My name is Doug Wykstra, and this is some of the stuff I've read and watched.
this post was originally published on my Goodreads account.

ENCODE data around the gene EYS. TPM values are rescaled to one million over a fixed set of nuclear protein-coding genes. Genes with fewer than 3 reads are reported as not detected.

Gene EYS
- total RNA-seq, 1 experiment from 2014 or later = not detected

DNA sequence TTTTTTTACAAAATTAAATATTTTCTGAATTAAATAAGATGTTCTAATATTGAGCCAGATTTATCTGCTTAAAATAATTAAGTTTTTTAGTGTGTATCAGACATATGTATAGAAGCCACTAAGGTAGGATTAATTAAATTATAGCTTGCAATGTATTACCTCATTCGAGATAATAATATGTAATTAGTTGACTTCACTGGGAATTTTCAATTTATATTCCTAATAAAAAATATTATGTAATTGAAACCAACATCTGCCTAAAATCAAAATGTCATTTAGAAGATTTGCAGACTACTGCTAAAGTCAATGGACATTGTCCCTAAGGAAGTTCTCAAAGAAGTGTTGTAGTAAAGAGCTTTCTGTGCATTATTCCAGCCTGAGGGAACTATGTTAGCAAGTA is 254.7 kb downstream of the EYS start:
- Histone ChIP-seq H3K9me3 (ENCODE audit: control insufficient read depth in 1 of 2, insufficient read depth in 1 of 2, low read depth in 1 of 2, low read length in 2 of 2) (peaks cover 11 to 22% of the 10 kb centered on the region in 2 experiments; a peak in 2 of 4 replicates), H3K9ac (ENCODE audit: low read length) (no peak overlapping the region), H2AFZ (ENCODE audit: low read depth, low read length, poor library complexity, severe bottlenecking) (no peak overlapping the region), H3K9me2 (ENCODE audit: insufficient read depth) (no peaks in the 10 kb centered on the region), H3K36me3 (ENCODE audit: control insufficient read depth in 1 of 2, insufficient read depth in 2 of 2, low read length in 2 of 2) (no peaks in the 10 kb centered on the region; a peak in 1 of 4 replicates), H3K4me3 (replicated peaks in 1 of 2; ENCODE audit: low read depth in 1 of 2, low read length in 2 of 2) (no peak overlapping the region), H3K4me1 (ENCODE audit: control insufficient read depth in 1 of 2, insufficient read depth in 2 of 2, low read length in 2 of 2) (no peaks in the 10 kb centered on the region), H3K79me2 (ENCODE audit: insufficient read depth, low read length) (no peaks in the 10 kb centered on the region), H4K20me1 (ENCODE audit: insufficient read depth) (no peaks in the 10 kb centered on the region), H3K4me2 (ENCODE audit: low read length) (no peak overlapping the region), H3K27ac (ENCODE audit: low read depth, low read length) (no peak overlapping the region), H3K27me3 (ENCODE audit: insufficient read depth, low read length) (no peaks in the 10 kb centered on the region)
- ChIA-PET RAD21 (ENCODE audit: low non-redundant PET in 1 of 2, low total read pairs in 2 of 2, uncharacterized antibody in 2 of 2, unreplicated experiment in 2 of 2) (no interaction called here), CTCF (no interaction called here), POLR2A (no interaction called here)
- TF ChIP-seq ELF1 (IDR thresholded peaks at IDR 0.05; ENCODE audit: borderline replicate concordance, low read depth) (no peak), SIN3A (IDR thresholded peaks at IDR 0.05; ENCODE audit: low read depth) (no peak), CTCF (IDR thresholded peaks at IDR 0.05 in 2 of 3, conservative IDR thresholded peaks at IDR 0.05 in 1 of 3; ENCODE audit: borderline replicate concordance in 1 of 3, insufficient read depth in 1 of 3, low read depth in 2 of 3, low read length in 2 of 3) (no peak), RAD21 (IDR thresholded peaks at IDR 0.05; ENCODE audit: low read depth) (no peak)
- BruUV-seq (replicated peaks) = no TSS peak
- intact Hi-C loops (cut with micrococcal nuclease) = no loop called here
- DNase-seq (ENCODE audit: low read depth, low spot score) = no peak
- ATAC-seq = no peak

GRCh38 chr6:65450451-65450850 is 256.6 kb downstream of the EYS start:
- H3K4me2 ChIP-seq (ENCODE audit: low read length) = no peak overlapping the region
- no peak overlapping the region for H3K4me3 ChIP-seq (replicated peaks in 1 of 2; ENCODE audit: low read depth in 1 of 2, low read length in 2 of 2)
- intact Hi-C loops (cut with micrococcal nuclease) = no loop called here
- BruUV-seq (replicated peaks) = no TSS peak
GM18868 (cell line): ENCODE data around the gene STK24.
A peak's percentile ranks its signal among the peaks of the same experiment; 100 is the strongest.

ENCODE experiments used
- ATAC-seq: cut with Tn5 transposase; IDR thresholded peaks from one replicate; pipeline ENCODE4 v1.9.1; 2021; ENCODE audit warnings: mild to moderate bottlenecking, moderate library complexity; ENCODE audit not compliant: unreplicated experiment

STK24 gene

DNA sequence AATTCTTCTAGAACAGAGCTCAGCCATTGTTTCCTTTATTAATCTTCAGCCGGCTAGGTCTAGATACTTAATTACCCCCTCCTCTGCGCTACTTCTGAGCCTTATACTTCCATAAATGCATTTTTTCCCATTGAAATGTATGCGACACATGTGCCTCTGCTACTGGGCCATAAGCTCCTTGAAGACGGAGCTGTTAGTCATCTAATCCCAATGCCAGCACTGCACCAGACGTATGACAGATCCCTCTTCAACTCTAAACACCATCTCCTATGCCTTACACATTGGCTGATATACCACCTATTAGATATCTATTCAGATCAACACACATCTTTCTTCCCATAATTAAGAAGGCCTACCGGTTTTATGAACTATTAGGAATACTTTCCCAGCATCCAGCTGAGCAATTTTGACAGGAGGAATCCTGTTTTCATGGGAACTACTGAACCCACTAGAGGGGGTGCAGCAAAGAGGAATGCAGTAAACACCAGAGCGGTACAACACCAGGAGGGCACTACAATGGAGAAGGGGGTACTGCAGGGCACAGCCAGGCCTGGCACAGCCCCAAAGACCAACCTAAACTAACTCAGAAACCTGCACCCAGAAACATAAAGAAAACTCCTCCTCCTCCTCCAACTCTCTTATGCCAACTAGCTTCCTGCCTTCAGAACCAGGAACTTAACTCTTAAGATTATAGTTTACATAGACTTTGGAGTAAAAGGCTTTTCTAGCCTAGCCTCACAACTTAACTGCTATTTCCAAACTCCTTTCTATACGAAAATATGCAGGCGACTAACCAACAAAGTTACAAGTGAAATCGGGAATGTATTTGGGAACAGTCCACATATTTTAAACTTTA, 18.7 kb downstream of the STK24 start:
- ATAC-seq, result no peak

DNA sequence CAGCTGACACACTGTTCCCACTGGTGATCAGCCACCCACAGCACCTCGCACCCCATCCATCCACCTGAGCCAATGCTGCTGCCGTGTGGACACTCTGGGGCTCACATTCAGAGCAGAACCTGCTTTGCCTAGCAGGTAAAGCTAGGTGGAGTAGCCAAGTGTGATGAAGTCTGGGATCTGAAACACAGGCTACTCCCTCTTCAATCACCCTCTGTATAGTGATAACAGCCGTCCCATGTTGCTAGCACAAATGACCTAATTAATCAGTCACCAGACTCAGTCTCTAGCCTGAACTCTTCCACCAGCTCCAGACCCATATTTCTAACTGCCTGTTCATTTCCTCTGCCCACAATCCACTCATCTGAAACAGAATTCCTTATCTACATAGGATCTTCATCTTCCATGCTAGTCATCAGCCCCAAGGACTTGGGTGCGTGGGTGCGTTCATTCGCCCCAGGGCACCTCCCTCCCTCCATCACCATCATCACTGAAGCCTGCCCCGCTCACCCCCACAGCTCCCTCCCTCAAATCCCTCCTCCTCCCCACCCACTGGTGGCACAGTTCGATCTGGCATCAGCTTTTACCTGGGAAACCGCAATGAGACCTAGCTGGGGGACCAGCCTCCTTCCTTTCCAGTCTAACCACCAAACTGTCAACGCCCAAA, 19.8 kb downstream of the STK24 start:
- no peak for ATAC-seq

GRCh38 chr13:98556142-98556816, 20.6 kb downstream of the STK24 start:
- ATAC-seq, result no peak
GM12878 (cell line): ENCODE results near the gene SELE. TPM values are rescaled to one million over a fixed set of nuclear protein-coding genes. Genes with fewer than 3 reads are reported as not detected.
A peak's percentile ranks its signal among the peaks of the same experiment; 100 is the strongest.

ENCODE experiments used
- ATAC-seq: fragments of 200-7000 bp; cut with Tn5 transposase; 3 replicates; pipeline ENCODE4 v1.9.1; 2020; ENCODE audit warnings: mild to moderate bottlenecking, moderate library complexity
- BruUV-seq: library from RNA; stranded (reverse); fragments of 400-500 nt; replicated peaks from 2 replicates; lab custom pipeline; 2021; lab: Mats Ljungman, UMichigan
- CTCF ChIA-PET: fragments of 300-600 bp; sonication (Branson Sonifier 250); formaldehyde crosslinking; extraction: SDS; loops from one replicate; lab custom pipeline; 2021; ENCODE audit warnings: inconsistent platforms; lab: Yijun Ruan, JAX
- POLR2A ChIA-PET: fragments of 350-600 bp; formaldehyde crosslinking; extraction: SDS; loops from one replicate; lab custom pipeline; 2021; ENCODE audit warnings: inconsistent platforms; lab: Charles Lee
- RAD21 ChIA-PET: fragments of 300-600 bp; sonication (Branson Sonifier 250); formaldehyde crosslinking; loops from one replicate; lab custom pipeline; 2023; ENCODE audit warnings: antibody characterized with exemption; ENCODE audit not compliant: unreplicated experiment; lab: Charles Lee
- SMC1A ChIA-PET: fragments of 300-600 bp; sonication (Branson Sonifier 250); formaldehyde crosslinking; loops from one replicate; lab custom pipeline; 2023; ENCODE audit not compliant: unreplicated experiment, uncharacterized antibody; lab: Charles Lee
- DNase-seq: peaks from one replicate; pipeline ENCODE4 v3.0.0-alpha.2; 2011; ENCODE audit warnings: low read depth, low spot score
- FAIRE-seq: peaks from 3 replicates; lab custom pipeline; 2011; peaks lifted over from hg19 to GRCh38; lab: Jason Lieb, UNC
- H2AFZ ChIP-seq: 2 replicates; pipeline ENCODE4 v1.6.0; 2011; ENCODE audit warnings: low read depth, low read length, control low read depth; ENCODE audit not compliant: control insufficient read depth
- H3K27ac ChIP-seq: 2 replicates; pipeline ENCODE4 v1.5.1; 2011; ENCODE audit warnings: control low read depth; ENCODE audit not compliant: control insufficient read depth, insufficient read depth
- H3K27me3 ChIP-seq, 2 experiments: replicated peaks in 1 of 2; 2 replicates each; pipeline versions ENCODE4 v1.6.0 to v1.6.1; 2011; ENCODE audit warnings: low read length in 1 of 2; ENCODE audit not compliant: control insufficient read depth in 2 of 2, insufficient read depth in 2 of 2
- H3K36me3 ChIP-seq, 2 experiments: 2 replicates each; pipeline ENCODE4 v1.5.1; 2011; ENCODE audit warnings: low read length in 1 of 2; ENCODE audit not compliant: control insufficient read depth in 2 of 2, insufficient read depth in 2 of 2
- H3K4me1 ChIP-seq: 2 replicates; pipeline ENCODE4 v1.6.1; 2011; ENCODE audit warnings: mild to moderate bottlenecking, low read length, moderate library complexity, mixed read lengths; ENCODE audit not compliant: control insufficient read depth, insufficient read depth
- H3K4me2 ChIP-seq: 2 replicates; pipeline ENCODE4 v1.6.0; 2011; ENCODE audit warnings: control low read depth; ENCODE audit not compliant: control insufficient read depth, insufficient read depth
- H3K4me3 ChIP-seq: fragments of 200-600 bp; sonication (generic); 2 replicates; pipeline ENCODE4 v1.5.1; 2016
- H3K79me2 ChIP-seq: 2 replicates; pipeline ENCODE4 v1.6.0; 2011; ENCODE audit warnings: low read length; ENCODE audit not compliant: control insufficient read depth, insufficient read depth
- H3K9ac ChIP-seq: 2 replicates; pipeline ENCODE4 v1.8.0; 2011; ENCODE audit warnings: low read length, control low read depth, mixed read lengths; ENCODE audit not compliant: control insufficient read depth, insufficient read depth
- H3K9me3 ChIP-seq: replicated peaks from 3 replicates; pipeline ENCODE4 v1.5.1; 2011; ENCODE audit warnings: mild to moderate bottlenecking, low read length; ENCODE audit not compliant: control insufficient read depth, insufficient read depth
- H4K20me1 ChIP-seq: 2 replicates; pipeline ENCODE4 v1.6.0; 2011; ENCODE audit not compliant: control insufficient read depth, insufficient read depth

Harrowing. Difficult to continue reading in places, because of the matter-of-fact description of unspeakable things happening to blameless people and the feelings of helplessness it evokes. Alexievich originates hardly a single word in this whole book. Instead, she interviewed hundreds of survivors, edited their accounts (leaving out whatever questions she asked) and put the stuff she wanted to keep in this book. We never get a scientific overview of the accident, we never get told the difference between rumor and fact, and there is no godlike authorial voice to sort out the conflicting accounts. We don’t know any more than the individuals who relate their own experiences, and this makes their fear and confusion more immediate and understandable. We’re thrown into the maelstrom of history with them and have to figure out what’s up and what’s down as best we can. The accounts in the book suggest an innate Belarussian gift for storytelling–everyone from peasants to scientists exhibit an eye for detail and a sense of pacing that would be the envy of most American short story writers. But I suspect the bulk of the praise here should go to Alexievich, for finding these diamonds in hundreds of interview hours and knowing exactly how much to show of each one.